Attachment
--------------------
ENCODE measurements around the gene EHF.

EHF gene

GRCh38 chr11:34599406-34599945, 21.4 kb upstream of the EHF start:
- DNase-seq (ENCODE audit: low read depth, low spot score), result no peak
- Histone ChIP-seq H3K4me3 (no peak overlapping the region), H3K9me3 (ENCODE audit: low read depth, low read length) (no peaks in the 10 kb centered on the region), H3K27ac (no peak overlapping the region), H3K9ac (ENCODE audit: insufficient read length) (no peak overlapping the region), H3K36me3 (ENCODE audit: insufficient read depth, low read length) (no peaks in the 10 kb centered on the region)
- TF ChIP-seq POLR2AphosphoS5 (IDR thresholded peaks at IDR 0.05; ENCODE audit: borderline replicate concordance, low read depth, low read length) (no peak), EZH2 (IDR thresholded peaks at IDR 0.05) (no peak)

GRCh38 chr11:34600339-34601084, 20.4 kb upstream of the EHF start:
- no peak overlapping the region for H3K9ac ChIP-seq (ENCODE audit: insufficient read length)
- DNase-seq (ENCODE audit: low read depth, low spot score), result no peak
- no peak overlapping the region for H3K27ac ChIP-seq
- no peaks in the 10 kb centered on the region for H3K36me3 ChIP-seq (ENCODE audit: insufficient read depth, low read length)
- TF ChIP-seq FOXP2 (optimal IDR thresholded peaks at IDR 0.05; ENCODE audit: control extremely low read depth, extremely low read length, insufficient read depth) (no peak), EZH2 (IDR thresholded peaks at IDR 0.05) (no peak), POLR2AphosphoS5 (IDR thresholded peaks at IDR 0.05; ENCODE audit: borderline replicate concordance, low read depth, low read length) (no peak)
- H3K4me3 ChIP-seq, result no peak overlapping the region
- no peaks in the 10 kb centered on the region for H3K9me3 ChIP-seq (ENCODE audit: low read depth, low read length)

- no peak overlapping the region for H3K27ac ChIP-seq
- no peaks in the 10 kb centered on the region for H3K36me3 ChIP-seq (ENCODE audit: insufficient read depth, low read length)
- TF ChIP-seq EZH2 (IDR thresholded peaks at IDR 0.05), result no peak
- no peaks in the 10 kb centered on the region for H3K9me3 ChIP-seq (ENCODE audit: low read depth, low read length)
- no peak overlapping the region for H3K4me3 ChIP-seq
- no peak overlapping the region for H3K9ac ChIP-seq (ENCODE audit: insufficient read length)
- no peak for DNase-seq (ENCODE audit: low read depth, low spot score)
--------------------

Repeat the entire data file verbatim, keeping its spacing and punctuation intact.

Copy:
ENCODE measurements around the gene EHF.

EHF gene

GRCh38 chr11:34599406-34599945, 21.4 kb upstream of the EHF start:
- DNase-seq (ENCODE audit: low read depth, low spot score), result no peak
- Histone ChIP-seq H3K4me3 (no peak overlapping the region), H3K9me3 (ENCODE audit: low read depth, low read length) (no peaks in the 10 kb centered on the region), H3K27ac (no peak overlapping the region), H3K9ac (ENCODE audit: insufficient read length) (no peak overlapping the region), H3K36me3 (ENCODE audit: insufficient read depth, low read length) (no peaks in the 10 kb centered on the region)
- TF ChIP-seq POLR2AphosphoS5 (IDR thresholded peaks at IDR 0.05; ENCODE audit: borderline replicate concordance, low read depth, low read length) (no peak), EZH2 (IDR thresholded peaks at IDR 0.05) (no peak)

GRCh38 chr11:34600339-34601084, 20.4 kb upstream of the EHF start:
- no peak overlapping the region for H3K9ac ChIP-seq (ENCODE audit: insufficient read length)
- DNase-seq (ENCODE audit: low read depth, low spot score), result no peak
- no peak overlapping the region for H3K27ac ChIP-seq
- no peaks in the 10 kb centered on the region for H3K36me3 ChIP-seq (ENCODE audit: insufficient read depth, low read length)
- TF ChIP-seq FOXP2 (optimal IDR thresholded peaks at IDR 0.05; ENCODE audit: control extremely low read depth, extremely low read length, insufficient read depth) (no peak), EZH2 (IDR thresholded peaks at IDR 0.05) (no peak), POLR2AphosphoS5 (IDR thresholded peaks at IDR 0.05; ENCODE audit: borderline replicate concordance, low read depth, low read length) (no peak)
- H3K4me3 ChIP-seq, result no peak overlapping the region
- no peaks in the 10 kb centered on the region for H3K9me3 ChIP-seq (ENCODE audit: low read depth, low read length)

- no peak overlapping the region for H3K27ac ChIP-seq
- no peaks in the 10 kb centered on the region for H3K36me3 ChIP-seq (ENCODE audit: insufficient read depth, low read length)
- TF ChIP-seq EZH2 (IDR thresholded peaks at IDR 0.05), result no peak
- no peaks in the 10 kb centered on the region for H3K9me3 ChIP-seq (ENCODE audit: low read depth, low read length)
- no peak overlapping the region for H3K4me3 ChIP-seq
- no peak overlapping the region for H3K9ac ChIP-seq (ENCODE audit: insufficient read length)
- no peak for DNase-seq (ENCODE audit: low read depth, low spot score)